It might seem impossible, but what you’re looking at is a Sony PlayStation game being played on a Nintendo Game Boy Advance. The resolution is miserable and the GBA doesn’t have nearly enough buttons to do most 3D games justice, but it’s working. There’s even audio support, although turning it on will slow things down considerably.
How does it work? The trick is that creator [Rodrigo Alfonso] is actually emulating the PlayStation on a Raspberry Pi and simply using Nintendo’s handheld as an external display and controller. We say “simply”, but of course, it’s anything but. The GitHub page for the project goes into impressive detail on how the whole thing works, but the short version is that the video data is sent from the Linux framebuffer to a small program running on the GBA over the handheld’s serial port using SPI. In testing he was able to push 2.56 Mbps through the link, which is a decent amount of bandwidth when you’ve only got to keep a 240 × 160 screen filled.
Perhaps the best part is that you don’t even need a flash cart to try it at home. [Rodrigo] is using a trick we’ve seen in other GBA projects, where the program is actually transferred to the handheld over the link cable at boot time.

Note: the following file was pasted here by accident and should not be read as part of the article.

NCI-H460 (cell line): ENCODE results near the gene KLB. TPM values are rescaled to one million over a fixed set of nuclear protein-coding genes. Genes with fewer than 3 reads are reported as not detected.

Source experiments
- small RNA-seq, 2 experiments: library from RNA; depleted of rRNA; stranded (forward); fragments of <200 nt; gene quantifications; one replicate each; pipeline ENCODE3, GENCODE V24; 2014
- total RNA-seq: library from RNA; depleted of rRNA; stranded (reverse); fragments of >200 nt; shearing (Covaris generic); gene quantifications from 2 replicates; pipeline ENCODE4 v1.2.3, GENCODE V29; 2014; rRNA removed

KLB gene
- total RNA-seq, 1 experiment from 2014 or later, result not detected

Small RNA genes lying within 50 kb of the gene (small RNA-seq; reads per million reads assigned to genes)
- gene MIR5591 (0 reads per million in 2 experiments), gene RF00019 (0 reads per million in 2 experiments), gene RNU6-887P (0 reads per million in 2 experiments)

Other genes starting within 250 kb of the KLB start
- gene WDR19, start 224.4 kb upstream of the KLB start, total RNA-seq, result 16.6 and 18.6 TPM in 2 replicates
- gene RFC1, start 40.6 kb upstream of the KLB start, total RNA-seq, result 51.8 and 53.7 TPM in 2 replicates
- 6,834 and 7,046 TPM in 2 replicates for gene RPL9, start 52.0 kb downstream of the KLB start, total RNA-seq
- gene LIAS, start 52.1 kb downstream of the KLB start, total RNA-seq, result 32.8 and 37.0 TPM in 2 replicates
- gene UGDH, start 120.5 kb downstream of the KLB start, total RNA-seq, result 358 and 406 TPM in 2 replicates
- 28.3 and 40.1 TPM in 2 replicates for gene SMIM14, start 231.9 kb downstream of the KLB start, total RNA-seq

Nintendo introduced this “multiboot” feature so multiplayer games could be played between systems even if they didn’t all have a physical cartridge, but now that hackers have cracked the code, it means you can run arbitrary code on a completely unmodified console; though it does get wiped as soon as you power it off.
[Rodrigo] provides all the information and software you need to try it at home, you just need a Raspberry Pi, a Game Boy Advance, and Link Cable you don’t mind cutting up; far less hardware than is required by the similar project to run DOOM on the NES. Since he’s tied everything into the popular RetroPie frontend, we imagine it would even work when emulating earlier 2D consoles; which would be a much better fit for the GBA’s display and limited inputs.